Adoption is something to be talked about and good news to spread! However, it is not always easy to know how to go about it. There are so many myths related to adoption that many only know about adoption what is right in front of them, oftentimes, that may be only media coverage. Being an adoption advocate is incredibly important as it spreads awareness and dispels myths. Even if you have not adopted, you can be an adoption advocate through your support. There are many different ways to advocate for adoption within your community and support those around you who are doing some of the most important work in creating forever families.

Be an Open Book

One of the biggest factors in allowing adoption myths to be perpetuated is the lack of people speaking up about adoption. You often hear talk of adoption of animals, but it is not seemingly as common for child adoption to be addressed. While there are many reasons this occurs, the first way to help is by telling your story. Whether you have adopted, have been adopted, or simply know someone in your life affected by adoption, talk about it. Protect your right and the adoptee’s right to privacy but focus on dispelling myths about adoption. I tell everyone I can that adoption can be affordable as most think only the rich can adopt. I also make it a point to share that open adoption is a wonderful option and a beautiful experience. There is so much mystery in adoption that needs to be brought into the light!

Support Foster Parents

Even if you do not know any foster parents in your community offhand, I guarantee they will not be hard to find. There are also likely foster parent support systems within your community such as clothing donation centers. If you are able to explore becoming a foster parent, you may find that is a very viable option for you. You may also want to look into respite care which is very short-term care of children to give their foster parents a break. Most foster parents I have spoken with have noted an extremely high deficit in respite care providers. Call your local child welfare agency and ask what ways you can support the foster parents in your community and also for more information on what it takes to become a foster parent or adopt from foster care. Even if you cannot adopt or foster, being informed about the process can help you support foster parents and spread the word about adoption from foster care to others.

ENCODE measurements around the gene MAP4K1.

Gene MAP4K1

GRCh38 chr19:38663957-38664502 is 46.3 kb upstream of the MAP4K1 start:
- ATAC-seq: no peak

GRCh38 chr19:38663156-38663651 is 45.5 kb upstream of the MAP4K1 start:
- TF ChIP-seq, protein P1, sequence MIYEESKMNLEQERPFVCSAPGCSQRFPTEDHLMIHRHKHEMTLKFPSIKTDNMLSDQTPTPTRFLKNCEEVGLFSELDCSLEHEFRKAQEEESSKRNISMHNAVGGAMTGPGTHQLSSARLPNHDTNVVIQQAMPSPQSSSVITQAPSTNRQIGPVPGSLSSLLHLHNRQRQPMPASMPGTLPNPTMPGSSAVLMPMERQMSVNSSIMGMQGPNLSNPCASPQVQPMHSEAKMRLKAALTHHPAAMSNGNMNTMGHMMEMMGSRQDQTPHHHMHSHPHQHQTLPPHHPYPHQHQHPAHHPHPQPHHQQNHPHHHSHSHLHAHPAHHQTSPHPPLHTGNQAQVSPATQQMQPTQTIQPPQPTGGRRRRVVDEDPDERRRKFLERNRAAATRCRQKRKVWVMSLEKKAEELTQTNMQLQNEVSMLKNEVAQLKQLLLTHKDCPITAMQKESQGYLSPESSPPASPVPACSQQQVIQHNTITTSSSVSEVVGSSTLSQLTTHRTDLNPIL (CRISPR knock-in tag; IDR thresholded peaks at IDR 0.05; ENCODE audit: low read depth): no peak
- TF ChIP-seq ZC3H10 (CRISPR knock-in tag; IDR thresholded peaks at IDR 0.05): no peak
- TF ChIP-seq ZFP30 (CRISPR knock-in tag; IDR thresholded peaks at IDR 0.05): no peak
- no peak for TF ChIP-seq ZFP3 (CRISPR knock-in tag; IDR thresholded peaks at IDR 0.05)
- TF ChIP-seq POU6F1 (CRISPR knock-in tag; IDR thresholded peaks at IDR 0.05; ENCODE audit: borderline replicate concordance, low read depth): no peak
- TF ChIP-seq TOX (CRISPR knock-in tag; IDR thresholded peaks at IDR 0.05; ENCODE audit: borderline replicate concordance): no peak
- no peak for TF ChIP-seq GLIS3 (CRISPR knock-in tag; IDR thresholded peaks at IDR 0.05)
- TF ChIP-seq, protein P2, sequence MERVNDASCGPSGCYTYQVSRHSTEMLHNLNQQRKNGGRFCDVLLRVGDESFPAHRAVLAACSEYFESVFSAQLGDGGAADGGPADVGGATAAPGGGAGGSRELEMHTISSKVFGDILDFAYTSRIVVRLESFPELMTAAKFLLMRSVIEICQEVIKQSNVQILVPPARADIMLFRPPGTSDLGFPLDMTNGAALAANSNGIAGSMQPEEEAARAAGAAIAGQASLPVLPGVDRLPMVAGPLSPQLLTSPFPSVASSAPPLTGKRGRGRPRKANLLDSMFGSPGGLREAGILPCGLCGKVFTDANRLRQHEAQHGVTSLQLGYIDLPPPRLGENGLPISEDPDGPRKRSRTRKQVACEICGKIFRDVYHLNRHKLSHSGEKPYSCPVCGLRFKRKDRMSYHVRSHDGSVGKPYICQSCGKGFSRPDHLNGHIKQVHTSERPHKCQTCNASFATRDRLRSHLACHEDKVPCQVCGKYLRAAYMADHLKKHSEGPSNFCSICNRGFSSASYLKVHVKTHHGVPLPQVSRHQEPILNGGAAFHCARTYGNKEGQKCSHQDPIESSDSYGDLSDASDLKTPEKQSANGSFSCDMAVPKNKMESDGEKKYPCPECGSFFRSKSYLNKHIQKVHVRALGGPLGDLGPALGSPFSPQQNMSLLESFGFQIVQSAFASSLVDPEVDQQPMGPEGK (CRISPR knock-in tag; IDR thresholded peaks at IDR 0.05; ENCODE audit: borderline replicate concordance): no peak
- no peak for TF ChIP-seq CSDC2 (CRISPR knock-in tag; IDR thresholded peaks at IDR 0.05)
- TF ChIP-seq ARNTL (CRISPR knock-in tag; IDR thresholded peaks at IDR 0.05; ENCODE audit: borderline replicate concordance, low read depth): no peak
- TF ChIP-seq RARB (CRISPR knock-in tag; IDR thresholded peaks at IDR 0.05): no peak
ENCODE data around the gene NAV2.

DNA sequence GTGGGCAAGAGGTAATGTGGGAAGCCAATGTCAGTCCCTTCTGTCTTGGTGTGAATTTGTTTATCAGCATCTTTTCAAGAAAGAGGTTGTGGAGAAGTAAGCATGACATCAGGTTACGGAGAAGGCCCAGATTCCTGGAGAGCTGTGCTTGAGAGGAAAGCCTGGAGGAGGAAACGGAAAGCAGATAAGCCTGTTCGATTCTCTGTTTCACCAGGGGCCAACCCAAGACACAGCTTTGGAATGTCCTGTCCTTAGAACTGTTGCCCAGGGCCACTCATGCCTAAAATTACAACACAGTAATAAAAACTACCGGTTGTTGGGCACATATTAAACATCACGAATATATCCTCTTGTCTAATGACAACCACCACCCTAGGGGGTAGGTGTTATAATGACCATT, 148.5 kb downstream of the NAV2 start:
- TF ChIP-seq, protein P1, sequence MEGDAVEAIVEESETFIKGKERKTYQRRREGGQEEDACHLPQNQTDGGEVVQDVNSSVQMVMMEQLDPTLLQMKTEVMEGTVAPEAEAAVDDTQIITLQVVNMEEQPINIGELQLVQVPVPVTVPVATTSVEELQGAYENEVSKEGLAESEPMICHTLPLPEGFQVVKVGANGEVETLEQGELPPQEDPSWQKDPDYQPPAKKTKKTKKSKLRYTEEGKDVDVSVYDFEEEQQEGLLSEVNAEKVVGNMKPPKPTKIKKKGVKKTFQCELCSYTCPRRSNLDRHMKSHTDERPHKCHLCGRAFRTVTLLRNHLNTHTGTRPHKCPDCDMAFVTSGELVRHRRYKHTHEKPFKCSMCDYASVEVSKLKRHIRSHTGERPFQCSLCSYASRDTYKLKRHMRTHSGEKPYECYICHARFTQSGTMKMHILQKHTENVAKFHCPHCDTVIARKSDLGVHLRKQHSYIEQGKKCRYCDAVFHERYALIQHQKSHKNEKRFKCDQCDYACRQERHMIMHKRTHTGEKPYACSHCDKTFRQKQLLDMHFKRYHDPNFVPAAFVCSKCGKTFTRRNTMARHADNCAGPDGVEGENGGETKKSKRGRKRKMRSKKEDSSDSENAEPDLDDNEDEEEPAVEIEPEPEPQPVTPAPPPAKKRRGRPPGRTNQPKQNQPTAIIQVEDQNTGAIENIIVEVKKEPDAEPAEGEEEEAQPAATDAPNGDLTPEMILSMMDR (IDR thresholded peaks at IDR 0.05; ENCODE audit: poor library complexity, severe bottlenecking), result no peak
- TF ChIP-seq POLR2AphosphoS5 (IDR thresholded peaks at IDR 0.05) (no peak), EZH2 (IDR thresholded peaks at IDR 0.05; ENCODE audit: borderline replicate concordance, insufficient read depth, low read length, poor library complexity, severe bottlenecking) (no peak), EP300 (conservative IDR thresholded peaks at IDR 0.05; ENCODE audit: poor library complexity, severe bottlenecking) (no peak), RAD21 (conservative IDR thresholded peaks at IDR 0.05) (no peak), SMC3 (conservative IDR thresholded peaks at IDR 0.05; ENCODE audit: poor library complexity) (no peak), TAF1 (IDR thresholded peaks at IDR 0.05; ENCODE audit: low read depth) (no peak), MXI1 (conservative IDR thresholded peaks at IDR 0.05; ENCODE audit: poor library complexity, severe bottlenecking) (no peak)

Support Adoptions

When my husband and I adopted for the first time, we were a little taken back by the lack of support we received. We had many people close to us who supported us tremendously; however, the sense of the general community was not one of excitement as it would have been with a pregnancy. This is not only hard for adoptive parents but is a little crushing. Every child deserves that excitement of being welcomed into a family! If you can support an adoptive parent financially, every little bit helps. Even if you can only support with encouragement and prayers, it will mean the world. If you know a birth mother placing her child for adoption, that process can often feel very lonely. If you are able to be an encouraging and steady emotional support in the life of anyone involved in adoption, it can make quite a difference. Being an adoption advocate is largely about supporting those who are journeying through adoption and telling others about the beauty of adoption along the way.

Lita Jordan is a master of all things “home.” A work-from-home, stay-at-home, homeschooling mother of five, she has a BA in Youth Ministry from Spring Arbor University. She is married to the “other Michael Jordan” and lives on coffee and its unrealistic promises of productivity. Lita enjoys playing guitar and long trips to Target. Follow her on Facebook.